Message 10 of 11 , Feb 22, 2005
                      • 0 Attachment
                        Matthew Estrada,
                        I am pleased that your work and mine may be
                        pointing to a similar approach and observations
                        regarding the Fourth Gospel. I can hardly wait to
                        read your article. At first glance it appears to be
                        well planned and organized. I hope to find time to
                        read and study it.
                        You note the need for more support for my theory
                        regarding the Lazarus story. You will find extensive
                        footnotes and supportive material in my book: Let Her
                        Keep It: Jesus' Ordination of Mary of Bethany - A New
                        Approach to the Study of the Gospel of John Through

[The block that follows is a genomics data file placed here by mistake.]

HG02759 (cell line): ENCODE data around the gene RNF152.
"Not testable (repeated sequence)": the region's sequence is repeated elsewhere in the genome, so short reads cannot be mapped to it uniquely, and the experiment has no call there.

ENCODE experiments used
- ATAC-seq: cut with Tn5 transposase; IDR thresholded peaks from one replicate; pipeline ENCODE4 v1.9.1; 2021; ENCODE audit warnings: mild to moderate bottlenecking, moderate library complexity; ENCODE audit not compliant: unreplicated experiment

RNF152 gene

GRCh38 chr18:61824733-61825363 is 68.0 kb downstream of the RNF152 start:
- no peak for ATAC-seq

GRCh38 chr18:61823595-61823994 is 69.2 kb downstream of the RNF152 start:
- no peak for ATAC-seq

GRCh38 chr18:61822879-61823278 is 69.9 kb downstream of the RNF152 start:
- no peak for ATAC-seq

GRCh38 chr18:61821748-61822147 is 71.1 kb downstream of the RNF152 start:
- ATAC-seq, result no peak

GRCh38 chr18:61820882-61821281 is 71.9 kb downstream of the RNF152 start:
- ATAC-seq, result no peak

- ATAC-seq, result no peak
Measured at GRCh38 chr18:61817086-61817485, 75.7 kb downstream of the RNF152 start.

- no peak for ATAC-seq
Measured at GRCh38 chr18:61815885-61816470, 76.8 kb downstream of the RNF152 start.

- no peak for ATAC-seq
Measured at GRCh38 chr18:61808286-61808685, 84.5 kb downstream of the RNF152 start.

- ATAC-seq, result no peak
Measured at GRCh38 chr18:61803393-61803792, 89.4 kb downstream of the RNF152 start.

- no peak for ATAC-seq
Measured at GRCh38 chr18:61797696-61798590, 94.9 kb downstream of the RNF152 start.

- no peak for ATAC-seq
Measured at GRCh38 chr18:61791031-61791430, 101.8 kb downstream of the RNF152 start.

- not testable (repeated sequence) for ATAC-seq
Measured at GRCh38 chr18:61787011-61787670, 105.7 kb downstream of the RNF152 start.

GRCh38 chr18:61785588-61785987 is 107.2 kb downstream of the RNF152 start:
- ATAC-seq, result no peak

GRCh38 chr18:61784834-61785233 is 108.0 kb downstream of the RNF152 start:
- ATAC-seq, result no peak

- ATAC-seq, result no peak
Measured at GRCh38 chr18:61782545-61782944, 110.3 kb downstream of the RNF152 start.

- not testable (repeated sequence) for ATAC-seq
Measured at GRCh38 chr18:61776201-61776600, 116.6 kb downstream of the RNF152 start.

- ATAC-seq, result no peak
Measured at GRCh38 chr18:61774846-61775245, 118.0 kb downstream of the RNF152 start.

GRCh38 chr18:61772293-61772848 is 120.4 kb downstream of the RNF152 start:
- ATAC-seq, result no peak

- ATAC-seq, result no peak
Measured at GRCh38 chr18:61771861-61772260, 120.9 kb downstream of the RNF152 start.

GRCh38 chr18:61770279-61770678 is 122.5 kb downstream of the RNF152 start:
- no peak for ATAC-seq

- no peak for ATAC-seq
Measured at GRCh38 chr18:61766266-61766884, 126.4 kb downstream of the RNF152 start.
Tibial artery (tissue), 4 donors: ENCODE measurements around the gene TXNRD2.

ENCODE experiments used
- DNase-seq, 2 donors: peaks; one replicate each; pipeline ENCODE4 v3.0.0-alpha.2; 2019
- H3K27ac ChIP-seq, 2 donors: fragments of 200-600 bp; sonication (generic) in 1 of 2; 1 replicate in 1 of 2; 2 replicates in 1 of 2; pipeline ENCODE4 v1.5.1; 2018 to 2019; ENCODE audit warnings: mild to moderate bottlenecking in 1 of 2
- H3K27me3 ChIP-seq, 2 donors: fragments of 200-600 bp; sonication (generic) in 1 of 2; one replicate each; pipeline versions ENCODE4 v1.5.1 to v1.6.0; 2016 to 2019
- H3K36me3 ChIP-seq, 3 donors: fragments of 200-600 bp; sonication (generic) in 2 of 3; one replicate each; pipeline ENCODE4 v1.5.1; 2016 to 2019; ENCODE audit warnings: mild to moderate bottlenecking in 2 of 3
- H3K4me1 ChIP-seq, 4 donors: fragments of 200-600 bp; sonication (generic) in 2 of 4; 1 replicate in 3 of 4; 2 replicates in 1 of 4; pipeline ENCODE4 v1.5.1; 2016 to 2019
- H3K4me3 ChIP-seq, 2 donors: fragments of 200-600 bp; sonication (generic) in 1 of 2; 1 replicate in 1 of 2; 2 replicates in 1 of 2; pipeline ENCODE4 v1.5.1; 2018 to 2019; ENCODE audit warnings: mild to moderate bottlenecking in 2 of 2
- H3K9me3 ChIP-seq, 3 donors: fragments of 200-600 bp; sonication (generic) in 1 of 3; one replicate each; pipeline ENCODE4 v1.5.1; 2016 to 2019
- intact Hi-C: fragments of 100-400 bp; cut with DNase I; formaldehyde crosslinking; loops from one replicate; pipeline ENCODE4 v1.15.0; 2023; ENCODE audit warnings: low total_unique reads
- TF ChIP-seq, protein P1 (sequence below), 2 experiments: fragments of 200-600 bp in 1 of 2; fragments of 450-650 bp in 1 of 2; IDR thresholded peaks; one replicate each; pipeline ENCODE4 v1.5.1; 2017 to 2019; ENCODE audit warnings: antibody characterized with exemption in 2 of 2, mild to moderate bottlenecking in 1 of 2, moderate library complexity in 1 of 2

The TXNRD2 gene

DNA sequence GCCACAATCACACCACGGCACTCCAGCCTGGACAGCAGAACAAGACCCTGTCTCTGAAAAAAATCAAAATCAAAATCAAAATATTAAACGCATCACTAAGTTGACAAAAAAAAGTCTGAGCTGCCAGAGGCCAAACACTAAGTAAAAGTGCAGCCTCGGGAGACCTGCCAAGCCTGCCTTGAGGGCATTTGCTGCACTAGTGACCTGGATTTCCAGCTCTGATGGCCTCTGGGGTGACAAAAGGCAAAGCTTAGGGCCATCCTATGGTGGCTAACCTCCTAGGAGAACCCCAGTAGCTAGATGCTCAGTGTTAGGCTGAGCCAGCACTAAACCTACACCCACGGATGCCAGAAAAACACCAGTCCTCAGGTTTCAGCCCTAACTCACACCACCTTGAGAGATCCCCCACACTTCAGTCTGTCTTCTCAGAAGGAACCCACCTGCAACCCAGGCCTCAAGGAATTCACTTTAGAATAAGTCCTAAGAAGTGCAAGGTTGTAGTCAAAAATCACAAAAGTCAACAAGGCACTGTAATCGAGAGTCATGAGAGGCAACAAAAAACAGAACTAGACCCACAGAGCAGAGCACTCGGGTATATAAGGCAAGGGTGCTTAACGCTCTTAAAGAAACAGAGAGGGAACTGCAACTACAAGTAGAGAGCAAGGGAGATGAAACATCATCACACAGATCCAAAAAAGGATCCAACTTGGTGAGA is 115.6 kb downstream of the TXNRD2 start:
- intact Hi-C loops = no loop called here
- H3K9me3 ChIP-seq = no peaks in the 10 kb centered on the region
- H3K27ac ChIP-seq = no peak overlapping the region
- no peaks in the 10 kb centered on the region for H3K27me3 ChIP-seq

Its Use of Mosaic Oracles, (Quantum Leap, Tracy,
                        California, 1998.) I would be pleased to send you a
                        copy of it, if you will give me your mailing address.
                        I am also in the process of writing a rough draft
                        of a commentary on the entire gospel, using the same
                        method as I used in Let Her Keep It (which focuses on
                        John 11:1- 12:8 and 13: 1-17). In this commentary I
                        have taken note of the fact that there are 24 places
                        where the Greek word for "hour" occurs. My theory is
                        that these 24 "hours" are markers in the text, where
                        readers who have been watching for signs are guided to